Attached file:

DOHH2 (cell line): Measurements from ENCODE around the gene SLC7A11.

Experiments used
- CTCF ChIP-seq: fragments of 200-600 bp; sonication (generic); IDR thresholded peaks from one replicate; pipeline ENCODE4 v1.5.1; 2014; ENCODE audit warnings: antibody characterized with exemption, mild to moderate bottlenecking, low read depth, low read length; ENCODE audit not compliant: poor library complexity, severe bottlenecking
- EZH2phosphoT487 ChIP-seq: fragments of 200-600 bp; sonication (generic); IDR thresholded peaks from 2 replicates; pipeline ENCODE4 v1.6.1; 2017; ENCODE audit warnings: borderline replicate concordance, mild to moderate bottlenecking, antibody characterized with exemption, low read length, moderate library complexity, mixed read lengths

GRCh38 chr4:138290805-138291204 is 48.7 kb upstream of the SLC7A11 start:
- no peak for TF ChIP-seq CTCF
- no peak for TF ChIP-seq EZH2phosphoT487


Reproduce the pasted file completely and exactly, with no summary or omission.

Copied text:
DOHH2 (cell line): Measurements from ENCODE around the gene SLC7A11.

Experiments used
- CTCF ChIP-seq: fragments of 200-600 bp; sonication (generic); IDR thresholded peaks from one replicate; pipeline ENCODE4 v1.5.1; 2014; ENCODE audit warnings: antibody characterized with exemption, mild to moderate bottlenecking, low read depth, low read length; ENCODE audit not compliant: poor library complexity, severe bottlenecking
- EZH2phosphoT487 ChIP-seq: fragments of 200-600 bp; sonication (generic); IDR thresholded peaks from 2 replicates; pipeline ENCODE4 v1.6.1; 2017; ENCODE audit warnings: borderline replicate concordance, mild to moderate bottlenecking, antibody characterized with exemption, low read length, moderate library complexity, mixed read lengths

GRCh38 chr4:138290805-138291204 is 48.7 kb upstream of the SLC7A11 start:
- no peak for TF ChIP-seq CTCF
- no peak for TF ChIP-seq EZH2phosphoT487